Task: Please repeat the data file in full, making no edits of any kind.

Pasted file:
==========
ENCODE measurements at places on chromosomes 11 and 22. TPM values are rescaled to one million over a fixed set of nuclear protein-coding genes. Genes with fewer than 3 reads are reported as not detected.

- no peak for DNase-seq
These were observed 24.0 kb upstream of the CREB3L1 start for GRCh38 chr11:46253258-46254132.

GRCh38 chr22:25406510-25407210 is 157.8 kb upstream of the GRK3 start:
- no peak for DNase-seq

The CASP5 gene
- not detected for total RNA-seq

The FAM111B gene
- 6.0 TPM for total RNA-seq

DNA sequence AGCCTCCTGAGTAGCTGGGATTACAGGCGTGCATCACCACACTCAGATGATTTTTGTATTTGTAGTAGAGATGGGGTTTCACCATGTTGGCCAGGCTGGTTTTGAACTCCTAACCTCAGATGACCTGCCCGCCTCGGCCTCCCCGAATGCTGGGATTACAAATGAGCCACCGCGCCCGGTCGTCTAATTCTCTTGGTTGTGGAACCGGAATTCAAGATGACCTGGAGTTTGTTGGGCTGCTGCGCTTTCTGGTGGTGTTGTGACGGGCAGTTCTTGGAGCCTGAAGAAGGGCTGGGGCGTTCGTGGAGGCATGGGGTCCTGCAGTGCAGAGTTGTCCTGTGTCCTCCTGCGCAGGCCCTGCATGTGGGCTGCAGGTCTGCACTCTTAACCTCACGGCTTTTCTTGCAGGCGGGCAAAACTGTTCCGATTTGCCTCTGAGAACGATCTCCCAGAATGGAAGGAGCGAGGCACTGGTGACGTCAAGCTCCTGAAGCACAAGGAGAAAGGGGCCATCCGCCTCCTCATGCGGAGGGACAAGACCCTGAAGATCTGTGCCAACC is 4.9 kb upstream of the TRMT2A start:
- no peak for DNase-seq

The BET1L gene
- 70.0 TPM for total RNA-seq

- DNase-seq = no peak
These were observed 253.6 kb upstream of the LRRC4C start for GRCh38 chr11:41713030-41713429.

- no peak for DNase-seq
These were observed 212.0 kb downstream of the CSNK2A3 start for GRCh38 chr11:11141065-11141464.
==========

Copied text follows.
ENCODE measurements at places on chromosomes 11 and 22. TPM values are rescaled to one million over a fixed set of nuclear protein-coding genes. Genes with fewer than 3 reads are reported as not detected.

- no peak for DNase-seq
These were observed 24.0 kb upstream of the CREB3L1 start for GRCh38 chr11:46253258-46254132.

GRCh38 chr22:25406510-25407210 is 157.8 kb upstream of the GRK3 start:
- no peak for DNase-seq

The CASP5 gene
- not detected for total RNA-seq

The FAM111B gene
- 6.0 TPM for total RNA-seq

DNA sequence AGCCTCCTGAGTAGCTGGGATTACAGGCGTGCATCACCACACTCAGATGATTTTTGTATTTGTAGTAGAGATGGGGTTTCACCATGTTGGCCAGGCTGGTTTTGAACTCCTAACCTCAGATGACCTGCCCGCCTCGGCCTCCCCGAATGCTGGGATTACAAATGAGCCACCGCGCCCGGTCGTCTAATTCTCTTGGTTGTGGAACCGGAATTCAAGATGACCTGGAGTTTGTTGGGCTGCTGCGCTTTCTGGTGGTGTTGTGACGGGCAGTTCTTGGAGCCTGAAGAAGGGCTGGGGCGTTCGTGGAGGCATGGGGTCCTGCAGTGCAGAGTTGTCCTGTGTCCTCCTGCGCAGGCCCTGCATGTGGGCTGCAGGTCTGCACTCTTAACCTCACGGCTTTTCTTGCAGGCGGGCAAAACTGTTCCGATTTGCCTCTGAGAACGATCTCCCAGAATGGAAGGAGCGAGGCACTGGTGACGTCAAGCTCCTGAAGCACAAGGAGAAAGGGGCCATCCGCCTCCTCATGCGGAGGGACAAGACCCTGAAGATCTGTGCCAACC is 4.9 kb upstream of the TRMT2A start:
- no peak for DNase-seq

The BET1L gene
- 70.0 TPM for total RNA-seq

- DNase-seq = no peak
These were observed 253.6 kb upstream of the LRRC4C start for GRCh38 chr11:41713030-41713429.

- no peak for DNase-seq
These were observed 212.0 kb downstream of the CSNK2A3 start for GRCh38 chr11:11141065-11141464.